TUESDAY, December 22, 2020 (HealthDay News) – Although more Americans say they know someone who has been sick or even died from COVID-19, there has been a drop in the percentage of those who say they still wear a mask when they leave their home.
Two-thirds (66%) of American adults surveyed in a new HealthDay /Harris Poll said they “always” wear a mask when leaving their homes and are unable to get away socially, up from 72% in an October poll. The proportion of Americans who now say they wear a mask outside the home is close to the 61% reported in an August survey conducted by The Harris Poll.
The new survey of 2,027 adults aged 18 and over was conducted online December 8-10 by The Harris Poll.
The decline in mask wear is surprising, given that the same survey finds the proportion of Americans directly linked to COVID-19 is on the rise.
Almost two-thirds of U.S. adults (63%) said they or someone they knew (including acquaintances) had been hospitalized with or died from COVID-19, and half (50 %) said they had had direct experience with COVID -19. Including:
- Have personally had (9%) or been hospitalized (5%) due to COVID-19.
- Live in a household with someone who had it (8%).
- Have a close friend / family member / loved one outside of their household who has had it (42%), was hospitalized (23%) or died (16%).
Overall, more than two in five American adults (43%) now know someone who has been hospitalized or has died from COVID-19.
“As COVID-19 cases and deaths in the United States continue to increase, the data from our current investigation puts this heartbreaking reality into a deeper perspective,” said Kathy Steinberg, vice president of research for public broadcast at Harris Poll.
“The majority of Americans have a close connection to the serious consequences of the virus, since 43% know someone who has been hospitalized or died of COVID-19, compared to 36% just two months ago in October,” a- she noted.
“Despite these frightening and shared experiences, the proportion of Americans who frequently wear a mask is declining, especially for men and young adults,” Steinberg said. “It will be crucial to reinforce the continued importance of masks and social distancing Even like vaccine distribution begins. “
As seen in previous polls, partisanship is closely tied to decisions about mask use. In the new poll, 71% of Democrats say they “always” wear a mask when they leave their homes, compared to 61% of Republicans.
However, the constant wearing of masks has decreased among all parties since October, when a poll put rates at 82% among Democrats, 66% among Republicans and 69% among independents.
Age and gender also seemed to matter in decisions about mask use. According to the December poll, while 80% of people aged 65 and over said they always wear a mask outside the home, that number fell to 77% for those 55 to 64; 62% for 45 to 54 year olds; 64% for 35 to 44 year olds; and only 53% for 18 to 34 year olds.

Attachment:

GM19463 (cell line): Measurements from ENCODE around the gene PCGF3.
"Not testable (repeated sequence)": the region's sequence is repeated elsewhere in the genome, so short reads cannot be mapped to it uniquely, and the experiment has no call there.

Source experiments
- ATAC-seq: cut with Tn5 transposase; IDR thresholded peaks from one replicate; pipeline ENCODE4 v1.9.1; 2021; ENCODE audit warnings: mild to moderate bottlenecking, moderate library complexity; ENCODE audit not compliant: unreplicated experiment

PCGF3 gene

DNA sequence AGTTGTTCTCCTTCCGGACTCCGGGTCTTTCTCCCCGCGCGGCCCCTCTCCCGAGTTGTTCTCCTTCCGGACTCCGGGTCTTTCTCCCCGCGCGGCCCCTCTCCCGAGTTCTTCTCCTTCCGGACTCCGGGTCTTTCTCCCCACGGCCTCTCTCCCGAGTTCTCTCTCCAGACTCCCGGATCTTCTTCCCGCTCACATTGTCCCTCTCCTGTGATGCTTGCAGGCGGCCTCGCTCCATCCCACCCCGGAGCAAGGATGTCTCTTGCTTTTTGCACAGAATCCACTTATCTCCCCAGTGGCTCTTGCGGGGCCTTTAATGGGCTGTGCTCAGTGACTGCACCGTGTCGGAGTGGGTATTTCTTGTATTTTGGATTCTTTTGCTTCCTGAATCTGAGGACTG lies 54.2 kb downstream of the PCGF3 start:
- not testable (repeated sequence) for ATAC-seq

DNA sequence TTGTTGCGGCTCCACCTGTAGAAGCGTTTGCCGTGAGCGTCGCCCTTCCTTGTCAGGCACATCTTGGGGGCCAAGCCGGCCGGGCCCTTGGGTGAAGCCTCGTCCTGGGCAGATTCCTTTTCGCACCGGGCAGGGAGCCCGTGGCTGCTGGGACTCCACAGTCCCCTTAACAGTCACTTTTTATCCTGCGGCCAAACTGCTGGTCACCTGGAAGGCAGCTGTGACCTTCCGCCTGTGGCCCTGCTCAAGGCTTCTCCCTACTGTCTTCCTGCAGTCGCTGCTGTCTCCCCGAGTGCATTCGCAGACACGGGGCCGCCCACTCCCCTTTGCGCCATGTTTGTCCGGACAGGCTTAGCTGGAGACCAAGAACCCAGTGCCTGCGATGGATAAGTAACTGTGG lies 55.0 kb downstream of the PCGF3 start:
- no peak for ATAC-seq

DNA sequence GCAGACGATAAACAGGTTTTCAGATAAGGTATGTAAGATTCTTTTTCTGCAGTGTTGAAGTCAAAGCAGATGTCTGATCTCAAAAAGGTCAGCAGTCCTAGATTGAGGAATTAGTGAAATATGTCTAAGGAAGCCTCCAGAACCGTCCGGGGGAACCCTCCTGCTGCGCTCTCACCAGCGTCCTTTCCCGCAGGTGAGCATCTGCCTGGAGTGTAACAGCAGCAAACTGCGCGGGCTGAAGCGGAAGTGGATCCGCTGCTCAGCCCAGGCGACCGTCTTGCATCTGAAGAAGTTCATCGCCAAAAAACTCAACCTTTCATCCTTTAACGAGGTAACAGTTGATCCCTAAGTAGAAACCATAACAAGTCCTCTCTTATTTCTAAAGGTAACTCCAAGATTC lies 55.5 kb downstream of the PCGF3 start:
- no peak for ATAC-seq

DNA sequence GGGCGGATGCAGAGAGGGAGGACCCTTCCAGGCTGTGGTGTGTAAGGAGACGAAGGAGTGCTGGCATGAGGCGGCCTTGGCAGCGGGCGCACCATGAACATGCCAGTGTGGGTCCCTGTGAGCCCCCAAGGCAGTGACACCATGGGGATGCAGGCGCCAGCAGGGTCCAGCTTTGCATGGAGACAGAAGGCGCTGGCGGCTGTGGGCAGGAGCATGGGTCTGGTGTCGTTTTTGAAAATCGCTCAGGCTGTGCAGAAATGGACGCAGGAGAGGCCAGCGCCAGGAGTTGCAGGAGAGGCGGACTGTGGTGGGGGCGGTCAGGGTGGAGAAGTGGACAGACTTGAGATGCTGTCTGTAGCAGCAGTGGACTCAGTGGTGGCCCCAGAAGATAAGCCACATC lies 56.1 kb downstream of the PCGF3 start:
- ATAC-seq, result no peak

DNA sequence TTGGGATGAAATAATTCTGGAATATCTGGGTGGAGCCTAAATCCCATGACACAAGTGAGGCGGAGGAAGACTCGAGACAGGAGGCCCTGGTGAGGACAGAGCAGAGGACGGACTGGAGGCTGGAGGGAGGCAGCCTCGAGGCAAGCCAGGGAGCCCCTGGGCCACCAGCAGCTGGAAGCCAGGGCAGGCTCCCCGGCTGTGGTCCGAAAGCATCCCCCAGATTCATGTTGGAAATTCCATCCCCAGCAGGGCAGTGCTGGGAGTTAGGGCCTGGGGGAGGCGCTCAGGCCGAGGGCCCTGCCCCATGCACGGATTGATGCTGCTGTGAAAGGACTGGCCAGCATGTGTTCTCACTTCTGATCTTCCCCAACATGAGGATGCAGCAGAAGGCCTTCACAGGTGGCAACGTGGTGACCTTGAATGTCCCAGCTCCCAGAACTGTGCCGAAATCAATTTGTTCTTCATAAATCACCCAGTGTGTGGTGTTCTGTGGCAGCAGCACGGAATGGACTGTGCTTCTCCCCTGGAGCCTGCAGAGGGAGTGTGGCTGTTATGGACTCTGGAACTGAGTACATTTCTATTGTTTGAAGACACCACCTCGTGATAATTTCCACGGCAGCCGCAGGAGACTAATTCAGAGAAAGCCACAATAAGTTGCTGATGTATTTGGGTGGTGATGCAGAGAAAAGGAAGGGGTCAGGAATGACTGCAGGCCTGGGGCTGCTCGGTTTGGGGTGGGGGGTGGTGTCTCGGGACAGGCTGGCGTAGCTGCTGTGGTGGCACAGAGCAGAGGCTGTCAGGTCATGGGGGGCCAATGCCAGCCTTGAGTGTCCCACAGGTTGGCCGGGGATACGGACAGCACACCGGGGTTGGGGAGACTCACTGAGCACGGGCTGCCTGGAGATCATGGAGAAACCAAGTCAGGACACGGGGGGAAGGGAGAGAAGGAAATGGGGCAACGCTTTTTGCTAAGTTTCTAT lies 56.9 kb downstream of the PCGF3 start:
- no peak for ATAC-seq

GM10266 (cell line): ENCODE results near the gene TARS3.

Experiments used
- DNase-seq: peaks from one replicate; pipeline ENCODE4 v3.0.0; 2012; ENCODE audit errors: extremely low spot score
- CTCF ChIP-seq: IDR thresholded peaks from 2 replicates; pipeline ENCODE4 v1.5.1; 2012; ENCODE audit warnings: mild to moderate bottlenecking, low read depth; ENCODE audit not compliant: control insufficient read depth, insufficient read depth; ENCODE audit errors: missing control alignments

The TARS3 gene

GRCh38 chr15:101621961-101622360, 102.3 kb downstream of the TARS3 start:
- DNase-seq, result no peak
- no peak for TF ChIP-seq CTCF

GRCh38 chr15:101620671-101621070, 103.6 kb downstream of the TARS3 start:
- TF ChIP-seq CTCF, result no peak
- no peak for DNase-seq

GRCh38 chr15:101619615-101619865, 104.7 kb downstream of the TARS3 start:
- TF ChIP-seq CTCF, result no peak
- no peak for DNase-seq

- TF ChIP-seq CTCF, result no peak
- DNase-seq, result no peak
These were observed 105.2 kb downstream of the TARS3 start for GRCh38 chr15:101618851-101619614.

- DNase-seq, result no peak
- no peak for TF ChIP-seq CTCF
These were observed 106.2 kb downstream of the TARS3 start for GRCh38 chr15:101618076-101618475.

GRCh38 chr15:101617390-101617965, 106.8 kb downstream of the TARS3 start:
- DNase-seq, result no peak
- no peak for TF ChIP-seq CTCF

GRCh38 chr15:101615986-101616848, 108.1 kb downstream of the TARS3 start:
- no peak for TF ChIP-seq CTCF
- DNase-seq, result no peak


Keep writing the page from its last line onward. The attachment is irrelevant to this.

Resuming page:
Women (72%) were more likely than men (59%) to say that they “always” wear a mask, while men were more likely to say “rarely / never” (11% vs. 5%).
An expert had theories as to why mask wearing is on the decline as more and more pandemic.
“While it is not clear why there is a lag between less stringent mask wearing and increased exposure to loved ones sick or dying from COVID, some theories are being considered,” said Dr Teresa Murray Amato, President of emergency medicine in Long Island Jewish. Forest Hills, New York.
“The pandemic has been active in the United States for several months and people have had to undergo quarantine, social isolation and disruption of normal routines,” she said.
“Wearing a mask for some means having to recognize that we are still in a pandemic and that life has not returned to what it was. For others, hearing about the vaccine rollout may represent l ‘hope and the feeling that we’re not going to have to wear masks anymore,’ Amato added.
“This finding is troubling for those of us working in the healthcare field because we know that wearing a mask will significantly reduce the risk of transmitting and contracting the infection,” she said. . “And although we are very optimistic about the vaccines, we do not have enough data to know whether vaccination will stop the transmission of the virus. “
Another expert pointed out that wearing a mask is more important than ever.
“Now that we know a lot more about how to treat the disease at an early stage, the fact that there are now therapies that help in the early management of the disease and that the vaccine is there and starting to be administered gives us real hope for a way out of this pandemic, ”said Dr. Theodore Strange, interim president of medicine at Staten Island University Hospital in New York.
“It will take a few more months, if not a year; but not doing all of our parts individually to reduce the spread and potentially devastating effects for some is not fair to ourselves, our families, our friends and our community as a whole. together because we come to this point of hope to end this scourge, ”added Strange.
There is more on how you can help prevent the transmission of the novel coronavirus to the US Centers for Disease Control and Prevention.
SOURCES: HealthDay /Harris Poll, December 8-10, 2020; Kathy Steinberg, vice president of research for public release, The Harris Poll; Teresa Murray Amato, MD, president, emergency medicine, Long Island Jewish Forest Hills, New York; Theodore Strange, MD, Acting President, Medicine, Staten Island University Hospital, New York City